Overall I think what we have here is a great, passionately made fan film. Don’t let that sound like a bad thing, this is a film made by fans of the original for fans of the original. I will advice anyone who wants to see this who hasn’t seen the original to watch it before hand. The new film makes little accommodation if you haven’t seen the original, and you’re just missing out anyway. But if you have seen it and were worried this was going to disappoint, don’t. It’s by no means perfect, I do think the film stumbles over its two plots, but my God does it pull them back together. I’ll end by saying that I’ve been disappointed by lots of horror film climax’s recently, that they feel like the worst part of the film. That’s not the case here, it’s one of the best horror finales I’ve seen in ages, for easily one of my favourite films of the year.

Johnny Gruesome

Sober edit – there are spoilers. Also, reading back, I think I was marvellously drunk.

Well, I like the name anyway… And METAL. Just like my teens.

Daytime. I don’t get to watch many films that have daytime. Or locations. Or cars. Or extras.

Shades perched on the tip of his nose. How remarkably 80s.

Man O’War. Awesome.

Death to false metal

Usually, the metaller gets a beat down early, then his revenge.

Nice house for a dead beat dad. His dad reminds me of someone.

Well that escalated quickly.

Why didn’t they gout of the car to help? Now violins have happened.

How do you make strangulation look like an accident?

Kind of a low key reason for revenge.

C’mon. Of course they’d know. That car wasn’t subtle.

Interesting acting by the dad.

Another Man O’War t’shirt.

This is the film of someone who was bullied. Or who has other cause to hate bullies.

He was a jerk, but that’s a bit much.

Now a Gwar t-shirt.


That’s quite a good severed head. I’ve always wondered how that must feel to an actor, seeing their own severed head.

“Oh God. You killed Todd.”

His choice of victims seems a bit random. A lot of films like this don’t seem to have a moral centre.

A Gwar t-shirt again?


She’d be better off with a water pistol.

Well that was original – the human haggis.


Knife to meet you.

Oh crikey. What bullshittery is this?

Sober edit – so, yeah. You can probably see I was more drunk than usual when doing this one. I would apologise for the rambling, but, well, the rambling’s what drunken reviews are all about (and for me, I love it when I read my reviews back and have no idea what I was talking about).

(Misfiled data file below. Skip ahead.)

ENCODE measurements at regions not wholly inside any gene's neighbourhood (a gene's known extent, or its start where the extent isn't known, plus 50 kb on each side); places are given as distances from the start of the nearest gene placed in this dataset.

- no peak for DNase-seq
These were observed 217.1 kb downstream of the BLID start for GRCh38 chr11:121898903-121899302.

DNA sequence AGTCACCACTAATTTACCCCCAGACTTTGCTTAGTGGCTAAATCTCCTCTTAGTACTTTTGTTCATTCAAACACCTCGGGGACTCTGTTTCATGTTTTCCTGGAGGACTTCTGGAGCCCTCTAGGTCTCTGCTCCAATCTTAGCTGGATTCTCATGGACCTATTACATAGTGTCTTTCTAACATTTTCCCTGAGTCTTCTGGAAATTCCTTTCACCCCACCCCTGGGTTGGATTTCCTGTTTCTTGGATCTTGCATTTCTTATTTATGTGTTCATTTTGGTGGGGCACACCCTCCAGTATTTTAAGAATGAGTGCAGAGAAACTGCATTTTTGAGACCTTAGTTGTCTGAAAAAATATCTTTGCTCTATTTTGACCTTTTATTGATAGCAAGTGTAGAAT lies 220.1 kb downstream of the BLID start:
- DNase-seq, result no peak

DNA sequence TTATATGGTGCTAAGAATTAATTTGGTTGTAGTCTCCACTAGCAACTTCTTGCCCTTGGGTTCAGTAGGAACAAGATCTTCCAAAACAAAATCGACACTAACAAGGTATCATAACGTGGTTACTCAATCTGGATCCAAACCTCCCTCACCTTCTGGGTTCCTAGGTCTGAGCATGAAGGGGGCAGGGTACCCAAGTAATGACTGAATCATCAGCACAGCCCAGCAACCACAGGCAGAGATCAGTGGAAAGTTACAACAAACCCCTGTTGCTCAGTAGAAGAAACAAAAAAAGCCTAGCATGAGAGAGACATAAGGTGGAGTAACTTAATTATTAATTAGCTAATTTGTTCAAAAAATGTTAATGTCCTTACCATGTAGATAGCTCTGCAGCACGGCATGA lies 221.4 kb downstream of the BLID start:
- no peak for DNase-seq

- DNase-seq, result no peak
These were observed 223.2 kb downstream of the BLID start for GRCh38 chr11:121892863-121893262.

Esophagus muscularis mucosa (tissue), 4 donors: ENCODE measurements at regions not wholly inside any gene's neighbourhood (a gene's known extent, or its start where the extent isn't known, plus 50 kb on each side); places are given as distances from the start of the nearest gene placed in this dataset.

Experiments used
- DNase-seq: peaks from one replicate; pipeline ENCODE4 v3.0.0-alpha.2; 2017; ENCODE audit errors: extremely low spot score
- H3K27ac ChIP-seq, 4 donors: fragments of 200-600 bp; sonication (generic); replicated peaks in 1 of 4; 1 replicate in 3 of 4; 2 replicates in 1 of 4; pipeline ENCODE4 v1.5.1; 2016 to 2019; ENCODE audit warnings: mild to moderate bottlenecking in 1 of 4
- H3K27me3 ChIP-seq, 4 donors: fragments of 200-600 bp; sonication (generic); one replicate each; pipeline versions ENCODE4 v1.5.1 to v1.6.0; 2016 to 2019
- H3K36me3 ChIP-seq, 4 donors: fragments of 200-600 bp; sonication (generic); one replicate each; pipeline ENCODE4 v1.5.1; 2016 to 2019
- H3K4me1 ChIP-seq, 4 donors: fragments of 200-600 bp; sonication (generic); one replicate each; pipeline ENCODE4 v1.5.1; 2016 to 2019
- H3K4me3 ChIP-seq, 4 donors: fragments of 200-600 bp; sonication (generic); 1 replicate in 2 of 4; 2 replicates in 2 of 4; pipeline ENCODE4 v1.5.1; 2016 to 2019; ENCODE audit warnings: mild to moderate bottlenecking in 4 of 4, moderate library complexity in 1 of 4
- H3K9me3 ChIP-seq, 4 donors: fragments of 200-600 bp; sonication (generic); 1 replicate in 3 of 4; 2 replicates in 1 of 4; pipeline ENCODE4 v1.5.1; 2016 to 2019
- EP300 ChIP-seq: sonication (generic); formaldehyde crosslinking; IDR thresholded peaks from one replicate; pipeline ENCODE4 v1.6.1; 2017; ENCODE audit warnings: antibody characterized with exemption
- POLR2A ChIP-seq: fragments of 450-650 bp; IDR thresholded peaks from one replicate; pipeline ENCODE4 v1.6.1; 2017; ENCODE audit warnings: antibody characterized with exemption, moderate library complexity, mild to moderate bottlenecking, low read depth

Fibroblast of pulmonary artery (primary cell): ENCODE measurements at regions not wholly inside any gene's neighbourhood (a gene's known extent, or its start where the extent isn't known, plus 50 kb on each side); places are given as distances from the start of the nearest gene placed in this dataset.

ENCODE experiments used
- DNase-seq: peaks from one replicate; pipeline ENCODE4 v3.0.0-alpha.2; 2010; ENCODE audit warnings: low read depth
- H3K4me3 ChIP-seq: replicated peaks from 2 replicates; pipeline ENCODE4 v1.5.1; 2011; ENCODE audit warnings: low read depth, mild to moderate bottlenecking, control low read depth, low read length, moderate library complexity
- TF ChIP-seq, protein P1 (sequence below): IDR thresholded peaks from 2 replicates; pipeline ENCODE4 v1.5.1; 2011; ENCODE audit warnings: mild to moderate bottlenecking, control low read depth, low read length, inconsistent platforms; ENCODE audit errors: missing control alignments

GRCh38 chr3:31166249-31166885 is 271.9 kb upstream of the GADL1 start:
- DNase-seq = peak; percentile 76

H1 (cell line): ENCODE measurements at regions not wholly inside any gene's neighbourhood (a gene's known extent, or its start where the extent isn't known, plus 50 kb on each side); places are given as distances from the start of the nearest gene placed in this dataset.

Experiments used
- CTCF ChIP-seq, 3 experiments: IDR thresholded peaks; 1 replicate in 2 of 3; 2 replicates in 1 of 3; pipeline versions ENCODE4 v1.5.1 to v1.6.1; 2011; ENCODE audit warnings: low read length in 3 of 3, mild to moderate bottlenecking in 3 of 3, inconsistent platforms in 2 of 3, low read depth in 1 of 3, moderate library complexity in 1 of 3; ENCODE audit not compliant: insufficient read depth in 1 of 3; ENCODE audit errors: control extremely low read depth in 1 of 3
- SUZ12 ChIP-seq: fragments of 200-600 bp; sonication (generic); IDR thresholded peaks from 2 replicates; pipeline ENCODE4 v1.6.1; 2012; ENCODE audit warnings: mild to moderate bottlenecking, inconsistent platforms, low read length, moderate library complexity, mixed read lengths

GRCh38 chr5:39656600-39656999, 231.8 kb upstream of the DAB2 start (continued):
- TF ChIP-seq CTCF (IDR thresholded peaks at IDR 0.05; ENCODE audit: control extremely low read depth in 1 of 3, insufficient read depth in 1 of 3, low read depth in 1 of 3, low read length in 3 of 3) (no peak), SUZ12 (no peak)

Threads, 34 years on – A Guest Review by Spencer Hackett

I remember a nightmare I had a few months back. It started out as many nightmares do, completely mundane. I was trying get a bunch of friends to a party, or something along those lines. However, by the end of the dream I was stood in an apartment building, presumably my home in this dreamscape. Without warning a blinding light filled the room, followed by an all mighty rumble. As the light dimmed I looked out to see a huge fiery mushroom cloud reaching up to the now blackened, smoke filled sky. Moments later I had startled awake in bed. It soon dawned on me that this nightmare felt out of time, that whilst political tensions of today are certainly high strung, and the threat of nuclear war has never gone away, especially given the blithering tangerine idiot in power in the States, we don’t fear it on a day to day basis. Notably, this felt like a nightmare ripped from the height of the cold war. I can’t help but think I somehow shared the nightmare of many a BBC television viewer from the 23rd of September 1984, when Threads was first broadcast.

For the uninitiated, Threads was a made for TV movie predominantly touted as being from writer Barry Hines (Kes) and was directed by Mick Jackson. It tells the story of a ensemble cast throughout the build up to, during and aftermath of a nuclear attack on the British City of Sheffield. Whilst ostensibly a drama, the film has an almost documentary quality thanks to it’s narration by Paul Vaughan and use of inter-titles. These are often used to display facts, such as the number of megatons dropped, the death rate, and other updates on the situation. The film makes for odd viewing outside of it’s original airing 34 years ago, especially for someone like myself who wasn’t alive at the time. Yet it still gripped me, and I won’t lie, gave me an incredibly troubled nights sleep.

I think to explain how the film works so well, it’s best to split the film into it’s three acts. This isn’t a typical beginning middle and end, but more a before during and after. So lets start where the film starts. The key principal players are set up, Ruth Beckett (Karen Meagher) and Jimmy Kemp (Reece Dinsdale) are a newly pregnant couple, and along with them we get to meet their immediate family. We are also introduced to Clive Sutton (Harry Beety), who will be given emergency powers of government in the case the bombs fall. We do deviate to other characters briefly, such as some anti war protests, but it’s mainly the story of these groups. We mainly watch as the cast get on with day today living, work, going to the pub, gardening etc. But even these scenes are under pinned by a sense of encroaching dread, notably due to inter-cut use of BBC news anchors Lesley Judd and Colin Ward-Lewis, along with fighter planes screaming over head and the use of real preparation for nuclear war PSA’s often heard in the background. The film brilliantly builds this sense of paranoia and tension that makes you feel sick to your stomach.